Saturday, November 30, 2013

Writing Good: Common Mistakes - Copywriting for Business, Online and Social Media

The English language can be very odd when you take a look at it. I mean, consider a word like ‘thought’, which doesn’t look like it should be pronounced the way it is. The spelling is similar to the word ‘through’ although even that word sounds the same as ‘threw’, which has a completely different meaning. No wonder people from other countries have trouble understanding or learning English or that we see images of those badly translated signs from around the world. Nevertheless, that’s no excuse for what sometimes seems like pure laziness in the use of the language by English speakers that we witness so often today in the business world and elsewhere.

For example, if employees are informed that something will be to their company’s advantage or will benefit the employees personally, it is often described as being an added bonus. However, this is actually nonsense, since a bonus already represents something extra. Another commonly used word is irregardless, as in ‘irregardless of the consequences, we’re going ahead with the project’, or something similar to that. Adding ‘less’ to the end of the word already makes it negative. It doesn’t need the ‘ir’ added at the beginning to make it even more negative.

Some people actually ask their employees after a meeting ‘what learnings can we take from this?’ They simply don’t seem to realize that what they mean to say is ‘what have we learned from this?’ or perhaps ‘what lessons have we learned?’ which would be correct uses of the language. Here are a couple of other phrases that have crept into the corporate environment in recent years. ‘What’s the ask here?’ or ‘what are we tasked with?’ are presumably supposed to mean ‘what are we being asked to do here?’ And of course these two wonderful expressions can even be combined as ‘we’ve been tasked with the ask of ...’, which is just wrong, in so many ways.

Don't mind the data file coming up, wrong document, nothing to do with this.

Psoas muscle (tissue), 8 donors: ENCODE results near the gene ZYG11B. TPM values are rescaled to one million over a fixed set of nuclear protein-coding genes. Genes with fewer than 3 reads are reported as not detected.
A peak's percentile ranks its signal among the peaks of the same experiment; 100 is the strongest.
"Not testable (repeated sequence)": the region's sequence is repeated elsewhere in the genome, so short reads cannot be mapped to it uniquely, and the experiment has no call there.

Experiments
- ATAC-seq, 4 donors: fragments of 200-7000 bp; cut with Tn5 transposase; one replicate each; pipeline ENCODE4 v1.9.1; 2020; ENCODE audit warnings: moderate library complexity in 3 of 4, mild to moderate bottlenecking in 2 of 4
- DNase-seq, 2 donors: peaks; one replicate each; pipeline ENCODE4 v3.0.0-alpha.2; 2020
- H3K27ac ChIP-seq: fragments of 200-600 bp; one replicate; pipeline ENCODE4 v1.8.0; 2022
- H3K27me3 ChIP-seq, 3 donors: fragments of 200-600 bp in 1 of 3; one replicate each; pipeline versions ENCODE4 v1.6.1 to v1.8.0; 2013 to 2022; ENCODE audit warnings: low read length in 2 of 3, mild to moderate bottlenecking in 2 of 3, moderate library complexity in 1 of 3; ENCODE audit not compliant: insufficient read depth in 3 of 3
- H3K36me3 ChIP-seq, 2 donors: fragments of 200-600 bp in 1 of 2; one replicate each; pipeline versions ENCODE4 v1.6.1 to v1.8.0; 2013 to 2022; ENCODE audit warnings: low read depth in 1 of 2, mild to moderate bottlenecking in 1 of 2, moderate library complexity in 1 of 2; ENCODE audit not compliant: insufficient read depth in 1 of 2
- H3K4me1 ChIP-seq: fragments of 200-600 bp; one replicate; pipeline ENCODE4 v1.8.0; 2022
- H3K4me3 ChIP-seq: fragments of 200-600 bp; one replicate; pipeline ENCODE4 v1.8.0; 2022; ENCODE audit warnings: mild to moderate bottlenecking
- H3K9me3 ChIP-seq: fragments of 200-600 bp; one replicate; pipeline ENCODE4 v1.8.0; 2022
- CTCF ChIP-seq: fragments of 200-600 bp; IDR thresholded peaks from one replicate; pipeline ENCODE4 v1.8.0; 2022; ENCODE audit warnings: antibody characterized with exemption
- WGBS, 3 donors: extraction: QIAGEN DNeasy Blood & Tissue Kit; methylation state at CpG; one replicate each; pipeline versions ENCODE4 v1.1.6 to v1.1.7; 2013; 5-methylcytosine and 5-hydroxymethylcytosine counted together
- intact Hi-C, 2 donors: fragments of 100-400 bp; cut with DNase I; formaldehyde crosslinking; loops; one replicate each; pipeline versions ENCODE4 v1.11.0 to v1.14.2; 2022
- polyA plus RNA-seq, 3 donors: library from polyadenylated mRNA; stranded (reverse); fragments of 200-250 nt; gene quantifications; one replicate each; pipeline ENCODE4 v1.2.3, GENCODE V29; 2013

Maybe this material is only for internal consumption or inter-office memos, but whether in the small office or in a large government building, someone, somewhere, is cringing when they read this stuff. Plus if this type of thing finds its way onto company websites and blogs, it’s obviously accessible to a far wider audience and can be very detrimental. People will assume your lack of attention to detail is reflected in your products and services and you’ll never even know why you’re losing business. This is where a professional web copywriter can help you. 

I have extensive experience in writing for a wide range of industries and markets. Contact me directly for details of rates and fees regarding copywriting services.

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